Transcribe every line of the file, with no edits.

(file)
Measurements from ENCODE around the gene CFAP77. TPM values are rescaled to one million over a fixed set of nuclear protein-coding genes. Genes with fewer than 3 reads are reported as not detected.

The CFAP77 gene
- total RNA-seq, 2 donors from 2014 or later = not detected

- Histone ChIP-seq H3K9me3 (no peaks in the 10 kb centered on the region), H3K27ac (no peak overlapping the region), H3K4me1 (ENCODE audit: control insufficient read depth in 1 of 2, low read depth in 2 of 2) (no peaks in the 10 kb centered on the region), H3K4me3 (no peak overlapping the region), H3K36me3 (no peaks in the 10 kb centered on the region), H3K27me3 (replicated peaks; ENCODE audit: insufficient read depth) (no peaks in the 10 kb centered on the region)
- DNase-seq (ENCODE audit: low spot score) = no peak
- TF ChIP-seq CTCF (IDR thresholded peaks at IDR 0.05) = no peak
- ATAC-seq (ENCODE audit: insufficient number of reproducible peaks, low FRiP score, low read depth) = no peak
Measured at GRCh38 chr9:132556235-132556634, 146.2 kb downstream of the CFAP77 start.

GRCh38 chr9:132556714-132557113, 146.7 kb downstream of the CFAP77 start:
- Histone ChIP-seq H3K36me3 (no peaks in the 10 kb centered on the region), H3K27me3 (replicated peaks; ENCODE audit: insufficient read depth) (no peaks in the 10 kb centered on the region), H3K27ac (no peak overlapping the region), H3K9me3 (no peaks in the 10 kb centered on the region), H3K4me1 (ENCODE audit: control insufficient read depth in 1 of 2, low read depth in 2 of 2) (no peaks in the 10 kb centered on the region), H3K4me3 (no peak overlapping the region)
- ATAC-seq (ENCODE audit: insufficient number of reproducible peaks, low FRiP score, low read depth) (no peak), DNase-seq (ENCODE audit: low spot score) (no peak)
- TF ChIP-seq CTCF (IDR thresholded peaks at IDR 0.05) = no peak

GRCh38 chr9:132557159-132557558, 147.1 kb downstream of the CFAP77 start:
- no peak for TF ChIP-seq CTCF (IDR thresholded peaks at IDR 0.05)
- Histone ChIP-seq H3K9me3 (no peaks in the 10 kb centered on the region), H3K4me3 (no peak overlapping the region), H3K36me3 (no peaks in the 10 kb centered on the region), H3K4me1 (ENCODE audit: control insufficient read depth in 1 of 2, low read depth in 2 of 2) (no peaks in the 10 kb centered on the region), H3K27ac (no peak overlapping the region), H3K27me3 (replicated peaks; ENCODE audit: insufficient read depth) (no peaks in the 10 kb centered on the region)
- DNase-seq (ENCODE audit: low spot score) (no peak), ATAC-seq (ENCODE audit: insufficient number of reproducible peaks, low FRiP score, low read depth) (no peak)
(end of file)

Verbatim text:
Measurements from ENCODE around the gene CFAP77. TPM values are rescaled to one million over a fixed set of nuclear protein-coding genes. Genes with fewer than 3 reads are reported as not detected.

The CFAP77 gene
- total RNA-seq, 2 donors from 2014 or later = not detected

- Histone ChIP-seq H3K9me3 (no peaks in the 10 kb centered on the region), H3K27ac (no peak overlapping the region), H3K4me1 (ENCODE audit: control insufficient read depth in 1 of 2, low read depth in 2 of 2) (no peaks in the 10 kb centered on the region), H3K4me3 (no peak overlapping the region), H3K36me3 (no peaks in the 10 kb centered on the region), H3K27me3 (replicated peaks; ENCODE audit: insufficient read depth) (no peaks in the 10 kb centered on the region)
- DNase-seq (ENCODE audit: low spot score) = no peak
- TF ChIP-seq CTCF (IDR thresholded peaks at IDR 0.05) = no peak
- ATAC-seq (ENCODE audit: insufficient number of reproducible peaks, low FRiP score, low read depth) = no peak
Measured at GRCh38 chr9:132556235-132556634, 146.2 kb downstream of the CFAP77 start.

GRCh38 chr9:132556714-132557113, 146.7 kb downstream of the CFAP77 start:
- Histone ChIP-seq H3K36me3 (no peaks in the 10 kb centered on the region), H3K27me3 (replicated peaks; ENCODE audit: insufficient read depth) (no peaks in the 10 kb centered on the region), H3K27ac (no peak overlapping the region), H3K9me3 (no peaks in the 10 kb centered on the region), H3K4me1 (ENCODE audit: control insufficient read depth in 1 of 2, low read depth in 2 of 2) (no peaks in the 10 kb centered on the region), H3K4me3 (no peak overlapping the region)
- ATAC-seq (ENCODE audit: insufficient number of reproducible peaks, low FRiP score, low read depth) (no peak), DNase-seq (ENCODE audit: low spot score) (no peak)
- TF ChIP-seq CTCF (IDR thresholded peaks at IDR 0.05) = no peak

GRCh38 chr9:132557159-132557558, 147.1 kb downstream of the CFAP77 start:
- no peak for TF ChIP-seq CTCF (IDR thresholded peaks at IDR 0.05)
- Histone ChIP-seq H3K9me3 (no peaks in the 10 kb centered on the region), H3K4me3 (no peak overlapping the region), H3K36me3 (no peaks in the 10 kb centered on the region), H3K4me1 (ENCODE audit: control insufficient read depth in 1 of 2, low read depth in 2 of 2) (no peaks in the 10 kb centered on the region), H3K27ac (no peak overlapping the region), H3K27me3 (replicated peaks; ENCODE audit: insufficient read depth) (no peaks in the 10 kb centered on the region)
- DNase-seq (ENCODE audit: low spot score) (no peak), ATAC-seq (ENCODE audit: insufficient number of reproducible peaks, low FRiP score, low read depth) (no peak)